Items tagged with Password

Concerned that hacking is on the rise? You've every right to be worried. Following recent reports from The Wall Street Journal and The New York Times surrounding intrusion from outside forces into their news systems and e-mail databases, Twitter has now affirmed a security puncture of its own. The company released a blog post noting that it "detected unusual access patterns that led to us identifying unauthorized access attempts to Twitter user data." In that discovery process, Twitter found one live attack and neutralized it, but some damage was already done. The investigation has thus far indicated... Read more...
If you woke up to find that your Twitter password wasn’t working, you’re not alone. Twitter accidentally reset the passwords for many of its users yesterday. If your account is one of those affected by the mass reset, you should have received an email alerting you to the situation and giving you an opportunity to change your password back to your dog’s birthday.   Twitter CEO Dick Costolo. Twitter was hunting for accounts that have been hijacked for nefarious purposes. It reset the passwords on those accounts – and then some. Twitter accidentally reset plenty... Read more...
Social networking site LinkedIn reportedly faces a $5 million class action lawsuit over a recent security breach that compromised the passwords of millions of members. The suit was filed by Katie Szpyrka in the U.S. District Court in the Northern District of California. Szpyrka says LinkedIn "failed to properly safeguard its users' digitally stored personally identifiable information, including email addresses, passwords, and login credentials," ZDNet reports. As a result, she wants LinkedIn to cough up $5 million in damages, which works out to less than a dollar for each of the 6.46 million passwords... Read more...
Tens of thousands of Twitter accounts have been compromised in a recent hack attack in which more than 55,000 passwords were leaked and posted to Pastebin by anonymous hackers. Most of the accounts supposedly belonged to spammers, and there were many duplicate entries, Twitter officials pointed out, but to play it safe, you should probably change your Twitter password today. "The list of alleged accounts & passwords consists of more than 20,000 duplicates. Also suspended spam accounts & incorrect login credentials," Twitter stated in a tweet. Image Source: Flickr (Rosaura Ochoa) In a follow-up... Read more...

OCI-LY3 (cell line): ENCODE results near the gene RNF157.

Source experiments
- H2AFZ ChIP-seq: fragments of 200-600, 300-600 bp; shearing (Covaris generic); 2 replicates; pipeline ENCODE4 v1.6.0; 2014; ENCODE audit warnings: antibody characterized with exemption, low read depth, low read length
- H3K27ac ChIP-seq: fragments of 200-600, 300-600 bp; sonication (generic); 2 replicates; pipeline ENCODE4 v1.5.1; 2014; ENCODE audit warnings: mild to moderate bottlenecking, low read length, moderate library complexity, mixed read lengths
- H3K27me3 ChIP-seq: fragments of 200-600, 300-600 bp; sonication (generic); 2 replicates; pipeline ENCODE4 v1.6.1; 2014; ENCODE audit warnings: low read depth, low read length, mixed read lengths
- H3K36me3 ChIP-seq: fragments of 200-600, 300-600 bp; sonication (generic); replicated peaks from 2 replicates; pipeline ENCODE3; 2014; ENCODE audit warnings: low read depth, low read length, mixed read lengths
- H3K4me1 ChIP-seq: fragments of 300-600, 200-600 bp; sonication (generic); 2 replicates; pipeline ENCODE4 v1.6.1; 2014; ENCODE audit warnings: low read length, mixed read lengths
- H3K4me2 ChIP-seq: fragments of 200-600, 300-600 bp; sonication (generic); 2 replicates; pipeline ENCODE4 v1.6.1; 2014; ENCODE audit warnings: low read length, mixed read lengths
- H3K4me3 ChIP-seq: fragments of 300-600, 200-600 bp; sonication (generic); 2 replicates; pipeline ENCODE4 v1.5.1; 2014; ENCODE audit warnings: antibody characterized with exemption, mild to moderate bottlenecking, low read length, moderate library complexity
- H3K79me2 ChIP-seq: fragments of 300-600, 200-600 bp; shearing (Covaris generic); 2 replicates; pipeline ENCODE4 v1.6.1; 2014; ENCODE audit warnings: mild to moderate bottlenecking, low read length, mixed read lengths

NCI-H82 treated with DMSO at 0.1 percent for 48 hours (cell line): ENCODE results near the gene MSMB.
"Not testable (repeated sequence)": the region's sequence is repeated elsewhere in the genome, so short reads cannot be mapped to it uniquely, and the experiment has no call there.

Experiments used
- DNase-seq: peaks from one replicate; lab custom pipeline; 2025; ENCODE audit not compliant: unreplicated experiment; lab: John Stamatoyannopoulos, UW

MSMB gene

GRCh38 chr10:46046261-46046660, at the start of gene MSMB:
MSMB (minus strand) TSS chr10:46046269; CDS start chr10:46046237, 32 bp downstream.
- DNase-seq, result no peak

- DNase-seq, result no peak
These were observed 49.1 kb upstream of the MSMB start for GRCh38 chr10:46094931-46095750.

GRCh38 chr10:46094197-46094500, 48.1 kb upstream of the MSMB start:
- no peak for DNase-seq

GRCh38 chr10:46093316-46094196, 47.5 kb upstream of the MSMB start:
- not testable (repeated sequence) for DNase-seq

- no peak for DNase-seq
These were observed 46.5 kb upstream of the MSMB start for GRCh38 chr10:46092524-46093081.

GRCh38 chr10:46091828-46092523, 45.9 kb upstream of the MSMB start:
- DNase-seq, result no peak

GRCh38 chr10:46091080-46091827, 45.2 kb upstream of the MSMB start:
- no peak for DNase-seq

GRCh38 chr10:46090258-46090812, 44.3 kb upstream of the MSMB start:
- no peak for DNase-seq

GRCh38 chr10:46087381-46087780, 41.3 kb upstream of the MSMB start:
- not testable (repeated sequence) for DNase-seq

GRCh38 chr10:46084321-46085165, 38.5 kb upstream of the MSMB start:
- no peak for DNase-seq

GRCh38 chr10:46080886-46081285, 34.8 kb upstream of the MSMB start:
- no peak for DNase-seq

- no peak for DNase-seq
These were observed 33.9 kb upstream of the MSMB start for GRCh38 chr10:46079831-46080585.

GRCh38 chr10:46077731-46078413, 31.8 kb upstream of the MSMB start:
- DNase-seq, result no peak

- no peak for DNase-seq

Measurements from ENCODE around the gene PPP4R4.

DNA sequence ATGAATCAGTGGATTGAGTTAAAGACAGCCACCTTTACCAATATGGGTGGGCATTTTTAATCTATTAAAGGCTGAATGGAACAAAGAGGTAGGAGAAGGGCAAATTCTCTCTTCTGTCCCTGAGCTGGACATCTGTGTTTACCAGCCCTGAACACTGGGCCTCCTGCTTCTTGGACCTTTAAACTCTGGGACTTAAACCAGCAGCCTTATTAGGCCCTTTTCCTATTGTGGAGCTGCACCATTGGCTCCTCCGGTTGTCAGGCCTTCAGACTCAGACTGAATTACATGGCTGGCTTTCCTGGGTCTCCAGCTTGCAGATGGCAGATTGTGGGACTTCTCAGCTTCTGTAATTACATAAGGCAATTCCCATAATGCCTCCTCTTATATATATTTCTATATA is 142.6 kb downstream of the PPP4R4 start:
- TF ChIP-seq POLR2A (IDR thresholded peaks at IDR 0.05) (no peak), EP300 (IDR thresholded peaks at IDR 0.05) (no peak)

A disturbing stream of reports have been circulating concerning employers demanding the Facebook passwords of potential employees before hiring them. Aside from the fact that such a demand is a gross breach of privacy and frankly opens those employers up to legal liability for all sorts of reasons, it’s just a crappy thing to do. The job market is tough, and plenty of desperate job seekers would do, say, or sign just about anything to land a job, and apparently some employers know that and are taking advantage of their leverage. We know--it’s easy to become indignant upon reading this... Read more...
Mozilla is working on a project that could eliminate the need for passwords and the sign-up/verification processes on websites. Mozilla's BrowserID is an experimental way of logging in to websites. BrowserID uses the verified email protocol and aims to offer a streamlined user experience. After a user proves ownership of an email address, they will be able to use that address with BrowserID to sign in to websites quickly and easily—no passwords or further verification of your email address are necessary. Introducing BrowserID: A better way to sign in Jul 14, 2011 — by millsd Today we’re... Read more...
By any measure, end users are still using passwords that are far too simple. The Gawker Media hack from 2010, in fact, showed "123456" was the most common password in Gawker's database. Well, Microsoft's decided that if folks aren't going to pick strong passwords, at the very least Microsoft can keep them from picking the most egregious, easy passwords to hack. Microsoft's Hotmail service will now prevent new customers from selecting passwords that are too easy to guess, such as "password" or the aforementioned "123456." Those sorts of passwords, besides being easy to guess, are particularly vulnerable... Read more...